Quantum technologies rely on the generation, manipulation and measurements of quantum superposition states in a highly controlled and coherent fashion using various physical systems, such as atoms, photons, and solid-state platforms. In this respect, an atom-based quantum memory, that can store and retrieve quantum states on demand, is a key component to several quantum technology applications . While preserving the fragile nature of quantum states for very long times, such memory devices also allow for transferring the stored quantum states from atoms to photons in the retrieval process . Based on these unique features, to date, atomic quantum memories have primarily been exploited as hardware for future quantum computers and long-distance quantum communication systems. However, a recent study by M. Mazelanik et al.  shows that their utilization can go beyond these applications; Atomic quantum memories could also serve as enabling tools for quantum imaging and sensing. The authors experimentally demonstrate this possibility by implementing the quantum ghost imaging (QGI) technique with the assistance of a multiplexed atomic quantum memory.
The basic idea of QGI is to form an image of a target object from the detections of photons that never directly interact with that object [4,5]. To achieve such an unconventional way of imaging, QGI employs pairs of photons that feature a type of strong spatial and temporal correlation that is impossible to realize with classical light used in traditional imaging technologies. In the QGI approach, one member of each photon-pair (referred to as the signal photon) is continuously sent to a target object such that it probes “spatial information” contained in the object, as shown in panel (a) of the figure below. After interacting with the object, these photons are simply collected all together without considering their spatial distribution and then used as heralding signals via a “bucket” detector. Hence, signal photons are not directly used for reconstructing the image (transverse spatial profile of the object). Rather, the image is extracted from the detection of the other members of the correlated photons (referred to as the idler photons) by impinging them on a camera sensitive to single photons, which is triggered by the signal-photon detection. Although idler photons never “see” the target object, their spatial correlations with signal photons lead to an image being formed on the camera. In addition to these spatial correlations, the temporal correlations of photon pairs ensure that noise detections, which are random in nature, are filtered based on the precise timing between a signal and idler photon, thus rendering QGI superior to classical techniques under certain conditions . For real-time QGI, this timing needs to be maintained by compensating both electronic delay (e.g., due to the slow triggering time of single-photon sensitive cameras) and optical delay which may arise in certain configurations, where signal photons are sent over long distances for remote sensing or imaging .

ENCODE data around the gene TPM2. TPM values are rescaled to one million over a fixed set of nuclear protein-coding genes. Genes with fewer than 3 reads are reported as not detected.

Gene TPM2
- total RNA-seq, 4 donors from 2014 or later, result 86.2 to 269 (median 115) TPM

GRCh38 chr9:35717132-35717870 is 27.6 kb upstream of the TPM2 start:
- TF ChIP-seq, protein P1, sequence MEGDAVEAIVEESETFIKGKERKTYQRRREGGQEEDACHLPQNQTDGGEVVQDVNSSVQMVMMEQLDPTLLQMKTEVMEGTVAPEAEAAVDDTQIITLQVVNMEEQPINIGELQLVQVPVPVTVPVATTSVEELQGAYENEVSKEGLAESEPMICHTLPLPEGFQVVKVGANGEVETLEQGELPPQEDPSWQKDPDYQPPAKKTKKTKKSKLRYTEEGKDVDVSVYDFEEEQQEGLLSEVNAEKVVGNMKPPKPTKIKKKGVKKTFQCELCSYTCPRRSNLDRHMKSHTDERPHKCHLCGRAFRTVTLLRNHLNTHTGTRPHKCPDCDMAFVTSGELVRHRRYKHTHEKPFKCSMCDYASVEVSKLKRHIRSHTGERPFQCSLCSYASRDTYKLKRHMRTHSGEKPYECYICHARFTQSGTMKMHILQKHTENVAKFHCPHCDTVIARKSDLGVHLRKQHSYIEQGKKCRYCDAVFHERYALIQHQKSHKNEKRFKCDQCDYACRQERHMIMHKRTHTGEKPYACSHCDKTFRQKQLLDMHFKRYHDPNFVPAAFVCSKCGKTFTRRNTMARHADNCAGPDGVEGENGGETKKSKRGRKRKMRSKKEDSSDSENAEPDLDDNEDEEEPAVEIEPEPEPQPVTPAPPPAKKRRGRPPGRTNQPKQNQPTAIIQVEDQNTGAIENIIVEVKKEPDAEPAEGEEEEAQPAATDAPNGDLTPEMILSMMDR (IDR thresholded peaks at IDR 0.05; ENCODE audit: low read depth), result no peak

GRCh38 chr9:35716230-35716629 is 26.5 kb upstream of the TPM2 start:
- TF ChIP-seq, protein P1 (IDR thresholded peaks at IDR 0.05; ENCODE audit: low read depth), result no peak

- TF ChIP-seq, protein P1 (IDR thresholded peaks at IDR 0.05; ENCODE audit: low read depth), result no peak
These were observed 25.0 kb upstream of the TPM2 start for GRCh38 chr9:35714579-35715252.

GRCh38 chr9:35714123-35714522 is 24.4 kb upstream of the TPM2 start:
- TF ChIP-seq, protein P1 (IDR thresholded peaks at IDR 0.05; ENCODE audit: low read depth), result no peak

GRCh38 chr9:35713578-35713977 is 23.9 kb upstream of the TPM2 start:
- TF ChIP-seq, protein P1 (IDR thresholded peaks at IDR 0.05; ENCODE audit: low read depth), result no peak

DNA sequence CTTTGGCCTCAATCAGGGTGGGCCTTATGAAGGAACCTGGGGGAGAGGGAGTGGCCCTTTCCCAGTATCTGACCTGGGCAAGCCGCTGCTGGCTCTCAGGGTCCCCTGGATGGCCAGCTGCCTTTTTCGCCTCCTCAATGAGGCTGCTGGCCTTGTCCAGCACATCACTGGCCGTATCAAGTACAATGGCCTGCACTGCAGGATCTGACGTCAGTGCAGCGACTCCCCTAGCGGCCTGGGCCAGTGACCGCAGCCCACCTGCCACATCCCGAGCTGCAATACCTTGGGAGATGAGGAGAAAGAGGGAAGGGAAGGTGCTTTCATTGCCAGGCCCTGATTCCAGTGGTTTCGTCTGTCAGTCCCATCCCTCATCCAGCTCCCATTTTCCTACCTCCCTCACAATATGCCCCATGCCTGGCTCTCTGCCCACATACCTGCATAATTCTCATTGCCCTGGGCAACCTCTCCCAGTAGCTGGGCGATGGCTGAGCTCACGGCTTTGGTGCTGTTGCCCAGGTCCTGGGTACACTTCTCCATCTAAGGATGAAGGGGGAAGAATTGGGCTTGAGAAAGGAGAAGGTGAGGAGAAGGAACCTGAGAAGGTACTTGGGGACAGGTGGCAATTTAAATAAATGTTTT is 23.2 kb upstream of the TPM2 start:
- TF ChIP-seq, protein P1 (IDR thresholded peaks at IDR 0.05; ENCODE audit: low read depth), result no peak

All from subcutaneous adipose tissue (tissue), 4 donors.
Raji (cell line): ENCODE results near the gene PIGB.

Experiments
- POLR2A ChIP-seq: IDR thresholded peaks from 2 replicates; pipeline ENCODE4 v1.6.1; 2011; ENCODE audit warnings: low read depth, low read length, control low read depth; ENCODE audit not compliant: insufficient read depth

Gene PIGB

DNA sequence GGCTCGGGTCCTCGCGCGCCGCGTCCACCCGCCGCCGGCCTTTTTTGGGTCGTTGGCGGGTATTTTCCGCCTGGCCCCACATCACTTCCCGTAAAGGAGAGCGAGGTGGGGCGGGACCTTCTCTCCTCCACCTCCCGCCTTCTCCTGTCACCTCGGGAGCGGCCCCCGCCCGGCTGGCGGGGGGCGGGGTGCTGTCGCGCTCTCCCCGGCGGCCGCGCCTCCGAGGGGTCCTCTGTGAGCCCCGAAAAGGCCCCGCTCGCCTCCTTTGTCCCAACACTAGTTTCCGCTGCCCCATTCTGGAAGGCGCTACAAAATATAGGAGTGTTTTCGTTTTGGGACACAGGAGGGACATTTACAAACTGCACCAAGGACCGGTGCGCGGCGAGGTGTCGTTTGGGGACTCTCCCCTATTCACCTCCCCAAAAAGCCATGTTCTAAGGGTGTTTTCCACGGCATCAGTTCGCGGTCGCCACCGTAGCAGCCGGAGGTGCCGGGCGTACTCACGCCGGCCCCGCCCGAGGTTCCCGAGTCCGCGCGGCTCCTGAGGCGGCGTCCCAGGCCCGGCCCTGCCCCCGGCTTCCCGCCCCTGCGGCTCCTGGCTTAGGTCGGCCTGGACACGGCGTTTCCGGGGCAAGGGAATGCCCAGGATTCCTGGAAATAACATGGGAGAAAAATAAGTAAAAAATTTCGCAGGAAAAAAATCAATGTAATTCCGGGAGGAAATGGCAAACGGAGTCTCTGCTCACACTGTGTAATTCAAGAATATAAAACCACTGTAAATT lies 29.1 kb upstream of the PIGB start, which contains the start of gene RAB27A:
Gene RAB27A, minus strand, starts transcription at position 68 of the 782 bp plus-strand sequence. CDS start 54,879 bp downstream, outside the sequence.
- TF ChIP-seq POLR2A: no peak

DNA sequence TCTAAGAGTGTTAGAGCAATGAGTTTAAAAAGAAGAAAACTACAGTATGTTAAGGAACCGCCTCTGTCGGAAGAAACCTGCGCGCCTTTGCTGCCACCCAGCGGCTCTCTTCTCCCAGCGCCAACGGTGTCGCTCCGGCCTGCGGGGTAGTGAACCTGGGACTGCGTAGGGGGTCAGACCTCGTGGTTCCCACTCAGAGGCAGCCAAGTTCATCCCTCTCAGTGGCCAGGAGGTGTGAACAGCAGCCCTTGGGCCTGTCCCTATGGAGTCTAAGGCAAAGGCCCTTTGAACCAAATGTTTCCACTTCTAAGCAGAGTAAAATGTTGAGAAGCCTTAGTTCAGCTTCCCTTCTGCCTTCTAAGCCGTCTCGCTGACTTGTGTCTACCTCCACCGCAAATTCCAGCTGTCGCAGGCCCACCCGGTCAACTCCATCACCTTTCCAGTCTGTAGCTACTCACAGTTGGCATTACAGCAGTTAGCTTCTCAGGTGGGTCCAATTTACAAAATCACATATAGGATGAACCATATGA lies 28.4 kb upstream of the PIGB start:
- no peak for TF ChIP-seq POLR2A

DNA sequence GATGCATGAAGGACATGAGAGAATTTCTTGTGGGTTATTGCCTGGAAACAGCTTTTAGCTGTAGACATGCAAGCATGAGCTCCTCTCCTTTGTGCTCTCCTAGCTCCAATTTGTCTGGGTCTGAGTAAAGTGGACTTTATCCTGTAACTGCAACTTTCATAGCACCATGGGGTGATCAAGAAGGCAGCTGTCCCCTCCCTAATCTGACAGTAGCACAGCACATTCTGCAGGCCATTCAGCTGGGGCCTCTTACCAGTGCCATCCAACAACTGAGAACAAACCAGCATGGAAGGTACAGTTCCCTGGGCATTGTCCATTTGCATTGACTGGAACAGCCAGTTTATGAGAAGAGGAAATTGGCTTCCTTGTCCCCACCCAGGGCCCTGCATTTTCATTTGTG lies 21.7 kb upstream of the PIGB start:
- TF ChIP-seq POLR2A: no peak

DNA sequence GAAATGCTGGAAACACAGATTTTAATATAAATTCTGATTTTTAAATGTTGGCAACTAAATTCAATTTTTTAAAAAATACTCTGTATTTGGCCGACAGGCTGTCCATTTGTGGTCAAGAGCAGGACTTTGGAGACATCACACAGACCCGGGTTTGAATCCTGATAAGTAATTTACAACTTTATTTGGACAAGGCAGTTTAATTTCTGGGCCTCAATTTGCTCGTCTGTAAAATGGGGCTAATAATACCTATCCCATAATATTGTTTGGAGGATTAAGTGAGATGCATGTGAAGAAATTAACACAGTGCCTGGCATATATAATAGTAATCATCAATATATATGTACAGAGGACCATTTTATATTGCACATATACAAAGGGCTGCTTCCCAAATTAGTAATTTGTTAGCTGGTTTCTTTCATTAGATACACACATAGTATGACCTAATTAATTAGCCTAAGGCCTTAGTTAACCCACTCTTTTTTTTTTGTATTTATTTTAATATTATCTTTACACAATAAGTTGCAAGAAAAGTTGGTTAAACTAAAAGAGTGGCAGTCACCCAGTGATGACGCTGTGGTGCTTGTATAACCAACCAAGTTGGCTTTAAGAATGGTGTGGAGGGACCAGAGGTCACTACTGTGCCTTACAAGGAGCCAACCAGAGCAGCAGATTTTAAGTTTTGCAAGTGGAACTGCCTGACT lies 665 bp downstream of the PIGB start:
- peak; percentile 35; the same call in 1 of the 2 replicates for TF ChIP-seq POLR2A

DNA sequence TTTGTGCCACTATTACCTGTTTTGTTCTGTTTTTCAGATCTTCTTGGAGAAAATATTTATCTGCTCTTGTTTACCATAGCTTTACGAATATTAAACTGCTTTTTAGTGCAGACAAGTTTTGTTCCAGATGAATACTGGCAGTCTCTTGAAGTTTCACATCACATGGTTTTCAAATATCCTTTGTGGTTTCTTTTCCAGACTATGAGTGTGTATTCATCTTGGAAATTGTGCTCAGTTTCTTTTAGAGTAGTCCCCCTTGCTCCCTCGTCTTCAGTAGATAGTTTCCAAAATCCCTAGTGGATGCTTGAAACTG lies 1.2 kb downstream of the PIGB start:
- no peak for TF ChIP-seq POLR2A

To date, almost all of QGI experiments have been realized with photon-pair sources, relying on spontaneous down-conversion (SPDC), as well as optical delay lines when necessary for real-time imaging, as shown in panel (a) of the figure. In the experimental demonstrations of M. Mazelanik et al., an ensemble of laser-cooled atoms combines these two elements (pair generation $+$ delay) in a single and versatile implementation, based on a well-known quantum memory technique, the Duan-Lukin-Cirac-Zoller (DLCZ) protocol , as illustrated in panel (b) of the figure above. In this protocol, an optical pump field (“write”) excites atoms in such a way that a single spin excitation (shared by all atoms across the ensemble) is generated with an accompanying emission of a photon, which corresponds to the signal member of our photon pair. While this spin excitation is correlated with the emitted signal photon through the laws of momentum and energy conversation, such spin-photon correlations can be stored over long timescales from microseconds to a millisecond in cold atoms. Whenever desired, these correlations can be converted into photon-photon correlations in space and time by launching another pump field (“read-out”) that produces an idler photon from the stored spin excitation. In this way, a pair of signal and idler photons can be generated with a dynamically controllable delay between them, which is not possible in the SPDC process with non-linear crystals.
Demonstration of memory-assisted quantum ghost imaging